Major changes to employment tribunal rules

With effect from Monday 29th July a number of radical changes to the employment tribunal system used for litigating all statutory employment claims and smaller contract claims arising from employment or its termination will take effect.

| Filed under claims employment tribunal fees

The government is aiming to reduce the number of claims that are brought through a number of measures including a requirement for claimants to pay fees to bring a lodge a claim and a cap on the overall level of compensation of the lower of 1 years’ pay or £74,200. The detail of many of the reforms is highly complex, however the headlines are:

New employment tribunal rules

A complete overhaul of the procedural rules that apply to claims in the employment tribunal. The new rules are intended to streamline processes and a very significant change is the introduction of a “sift” of claims to eliminate those without a reasonable prospect of success.

Introduction of fees in the employment tribunals

A highly controversial measure is the introduction of a requirement for claimants to pay a fee to lodge an employment tribunal claim, with a further fee due prior to the full hearing. Dependent on the type of claim the fee to start proceedings has been set at either £160 for “Type A” claims or £250 for “Type B” claims. Hearing fees will be £230 or £950 respectively for Type A and B claims.

Various other fees may be due for applications during or at the end of proceedings and Respondents may also be liable to pay fees – where the parties agree to a judicial mediation the Respondent will be required to pay the £600 fee. The employment tribunal has the power to order the Respondent to reimburse the Claimant the cost of fees paid in the event of a decision wholly or partially in favour of the Claimant but this will not apply if the parties settle before a hearing. The cost of tribunal fees is therefore likely to inflate overall costs of settlement.

For those who are unable to afford the tribunal fees there is a system that enables them to apply for remission of fees. The level of income which will qualify an individual for remission of fees is set low and the evidentiary requirements to prove eligibility for remission of fees are onerous. Eligibility for remission of fees is determined after the claim is lodged and the Respondent will not be notified of any claim until the tribunal has either established that the Claimant is eligible for remission or a fee has been paid. The bureaucratic and complicated nature of the remission system means this may take some time to resolve, so Respondents may have to wait many months after the limitation period for bringing claims has expired before they can be confident that the risk of a claim has passed.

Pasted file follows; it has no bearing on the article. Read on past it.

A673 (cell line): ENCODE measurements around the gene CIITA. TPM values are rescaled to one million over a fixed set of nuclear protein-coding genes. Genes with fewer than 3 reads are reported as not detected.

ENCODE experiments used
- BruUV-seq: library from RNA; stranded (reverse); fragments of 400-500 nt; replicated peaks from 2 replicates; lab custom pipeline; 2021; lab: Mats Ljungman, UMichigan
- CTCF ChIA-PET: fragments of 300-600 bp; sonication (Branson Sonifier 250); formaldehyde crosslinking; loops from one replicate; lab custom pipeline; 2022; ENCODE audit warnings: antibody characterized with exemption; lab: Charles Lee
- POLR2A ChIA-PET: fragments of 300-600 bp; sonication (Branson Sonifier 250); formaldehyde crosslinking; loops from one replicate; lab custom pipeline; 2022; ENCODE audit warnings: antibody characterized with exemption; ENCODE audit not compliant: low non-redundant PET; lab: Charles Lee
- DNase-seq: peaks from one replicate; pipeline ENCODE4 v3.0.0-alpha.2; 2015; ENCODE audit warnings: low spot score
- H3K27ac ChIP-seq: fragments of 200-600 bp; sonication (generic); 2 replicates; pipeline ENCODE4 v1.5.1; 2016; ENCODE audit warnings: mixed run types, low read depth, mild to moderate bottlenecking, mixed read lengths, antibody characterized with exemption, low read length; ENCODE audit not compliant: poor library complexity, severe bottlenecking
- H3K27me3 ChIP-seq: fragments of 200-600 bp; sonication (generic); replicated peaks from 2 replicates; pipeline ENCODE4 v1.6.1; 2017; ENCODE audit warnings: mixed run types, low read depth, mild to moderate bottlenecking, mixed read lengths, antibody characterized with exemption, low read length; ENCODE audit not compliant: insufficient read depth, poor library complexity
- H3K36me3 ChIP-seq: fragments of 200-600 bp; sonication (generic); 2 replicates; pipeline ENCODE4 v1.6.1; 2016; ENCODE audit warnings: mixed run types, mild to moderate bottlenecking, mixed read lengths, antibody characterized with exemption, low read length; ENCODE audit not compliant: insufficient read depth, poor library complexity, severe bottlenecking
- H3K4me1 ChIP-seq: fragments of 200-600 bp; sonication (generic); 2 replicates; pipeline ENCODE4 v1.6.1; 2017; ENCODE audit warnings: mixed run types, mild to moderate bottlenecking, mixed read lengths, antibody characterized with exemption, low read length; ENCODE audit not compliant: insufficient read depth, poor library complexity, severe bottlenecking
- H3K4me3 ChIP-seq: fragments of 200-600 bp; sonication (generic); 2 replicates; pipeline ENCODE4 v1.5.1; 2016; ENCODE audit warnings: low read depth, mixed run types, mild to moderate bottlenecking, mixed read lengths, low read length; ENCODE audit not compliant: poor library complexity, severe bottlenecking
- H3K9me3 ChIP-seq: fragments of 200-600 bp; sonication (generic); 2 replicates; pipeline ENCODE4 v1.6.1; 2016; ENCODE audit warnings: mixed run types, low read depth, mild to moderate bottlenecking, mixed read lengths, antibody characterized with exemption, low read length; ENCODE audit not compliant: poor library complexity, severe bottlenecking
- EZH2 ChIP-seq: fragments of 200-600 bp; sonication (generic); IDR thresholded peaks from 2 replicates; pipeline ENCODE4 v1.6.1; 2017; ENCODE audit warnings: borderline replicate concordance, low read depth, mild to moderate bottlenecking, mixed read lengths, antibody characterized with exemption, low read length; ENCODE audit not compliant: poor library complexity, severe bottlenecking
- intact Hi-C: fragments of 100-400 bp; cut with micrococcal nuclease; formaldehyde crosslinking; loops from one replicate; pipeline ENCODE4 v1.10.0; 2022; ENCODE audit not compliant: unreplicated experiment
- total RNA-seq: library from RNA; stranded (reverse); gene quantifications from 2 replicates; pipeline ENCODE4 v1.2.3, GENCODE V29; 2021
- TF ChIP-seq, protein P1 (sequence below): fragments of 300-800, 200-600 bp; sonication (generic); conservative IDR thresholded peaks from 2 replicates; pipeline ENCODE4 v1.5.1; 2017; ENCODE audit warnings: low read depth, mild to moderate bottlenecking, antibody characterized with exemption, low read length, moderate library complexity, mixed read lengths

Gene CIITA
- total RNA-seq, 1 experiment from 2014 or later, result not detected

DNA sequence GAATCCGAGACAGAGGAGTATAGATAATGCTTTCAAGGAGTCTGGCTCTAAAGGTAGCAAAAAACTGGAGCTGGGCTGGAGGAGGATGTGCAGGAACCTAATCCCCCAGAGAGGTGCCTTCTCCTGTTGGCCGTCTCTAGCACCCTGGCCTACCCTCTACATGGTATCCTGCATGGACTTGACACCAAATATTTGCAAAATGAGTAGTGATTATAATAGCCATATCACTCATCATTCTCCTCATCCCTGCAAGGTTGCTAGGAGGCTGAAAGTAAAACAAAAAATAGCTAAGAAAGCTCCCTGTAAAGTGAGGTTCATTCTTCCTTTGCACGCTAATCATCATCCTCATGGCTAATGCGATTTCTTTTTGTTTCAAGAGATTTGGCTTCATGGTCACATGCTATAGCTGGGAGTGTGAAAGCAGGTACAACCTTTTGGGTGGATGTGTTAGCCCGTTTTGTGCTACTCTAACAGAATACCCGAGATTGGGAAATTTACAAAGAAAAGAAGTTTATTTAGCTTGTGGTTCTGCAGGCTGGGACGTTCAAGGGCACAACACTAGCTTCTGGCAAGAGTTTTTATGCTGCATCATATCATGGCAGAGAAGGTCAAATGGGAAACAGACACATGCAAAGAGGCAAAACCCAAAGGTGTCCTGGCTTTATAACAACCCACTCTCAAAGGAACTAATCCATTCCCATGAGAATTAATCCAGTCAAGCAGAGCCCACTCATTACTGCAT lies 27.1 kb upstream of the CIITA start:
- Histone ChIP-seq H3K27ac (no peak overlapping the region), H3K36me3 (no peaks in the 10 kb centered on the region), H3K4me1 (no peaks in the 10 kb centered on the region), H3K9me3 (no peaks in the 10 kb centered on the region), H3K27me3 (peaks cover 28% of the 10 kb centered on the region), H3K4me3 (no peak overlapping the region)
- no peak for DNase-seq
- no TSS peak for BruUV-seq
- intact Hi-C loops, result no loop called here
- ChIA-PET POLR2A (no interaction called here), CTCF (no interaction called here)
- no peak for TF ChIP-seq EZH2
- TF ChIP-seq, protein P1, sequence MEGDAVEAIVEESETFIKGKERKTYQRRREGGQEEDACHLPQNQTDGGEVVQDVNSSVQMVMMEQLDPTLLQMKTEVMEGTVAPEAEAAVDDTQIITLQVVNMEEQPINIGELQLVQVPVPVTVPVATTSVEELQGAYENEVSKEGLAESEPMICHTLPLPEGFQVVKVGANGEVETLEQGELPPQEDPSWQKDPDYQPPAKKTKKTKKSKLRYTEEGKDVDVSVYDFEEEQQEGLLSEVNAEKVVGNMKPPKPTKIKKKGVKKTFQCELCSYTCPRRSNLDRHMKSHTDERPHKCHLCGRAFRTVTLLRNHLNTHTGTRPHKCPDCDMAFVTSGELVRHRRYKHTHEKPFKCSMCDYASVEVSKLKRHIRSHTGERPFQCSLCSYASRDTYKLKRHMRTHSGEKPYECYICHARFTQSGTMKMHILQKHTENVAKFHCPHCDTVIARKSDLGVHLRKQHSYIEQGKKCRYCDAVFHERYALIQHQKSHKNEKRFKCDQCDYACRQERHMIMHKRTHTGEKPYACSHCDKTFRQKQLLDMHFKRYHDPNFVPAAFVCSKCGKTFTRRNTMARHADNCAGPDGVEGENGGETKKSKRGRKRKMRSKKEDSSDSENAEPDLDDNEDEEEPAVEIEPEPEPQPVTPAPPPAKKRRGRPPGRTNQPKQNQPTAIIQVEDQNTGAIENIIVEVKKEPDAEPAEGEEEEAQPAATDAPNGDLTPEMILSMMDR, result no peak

The fee system is subject to judicial review proceedings in both Scotland and England, with full hearings to be listed in October 2013. In the Scottish proceedings the Lord Chancellor gave an undertaking to repay all fees paid between 29 July and the date of judgment if the ruling goes against the government.

New forms ET1 and ET3 for making and responding to tribunal claims

These will be published online on 29th July. From 29th July claims may only be submitted online or by post.

Cap on unfair dismissal compensatory award

The current maximum compensatory award of £74,200 will now be subject to a cap of one years’ gross pay. This cap will apply to all employment dismissals that take effect on or after 29th July 2013.

Compromise agreements renamed “settlement agreements”

The core requirements for a valid compromise agreement remain unchanged however for any agreement signed on or after 29th July the term “compromise agreement” should be replaced with “settlement agreement”.

Some pieces of employment legislation that include provision for compromise agreements have been left out of the amending legislation. This appears to be pure oversight but it is recommended that expert advice is sought to ensure that any template agreements cover this anomaly.

Evidence of discussions to terminate employment on agreed terms inadmissible in subsequent proceedings

Employers have long been having “without prejudice” discussions with employees where there is a clear disagreement such as an ongoing disciplinary process. This reform is designed to make it easier for employers to broach the subject of termination on agreed terms without preamble – although the detail of the provision is tricky and likely to lead to disputes with regard to the use of such conversations in evidence in later tribunal proceedings.

Further reading


This news item is not intended as a comprehensive summary of the subject matter and does not constitute legal advice. Parties are advised to obtain professional advice addressing individual facts and circumstances before acting on this information.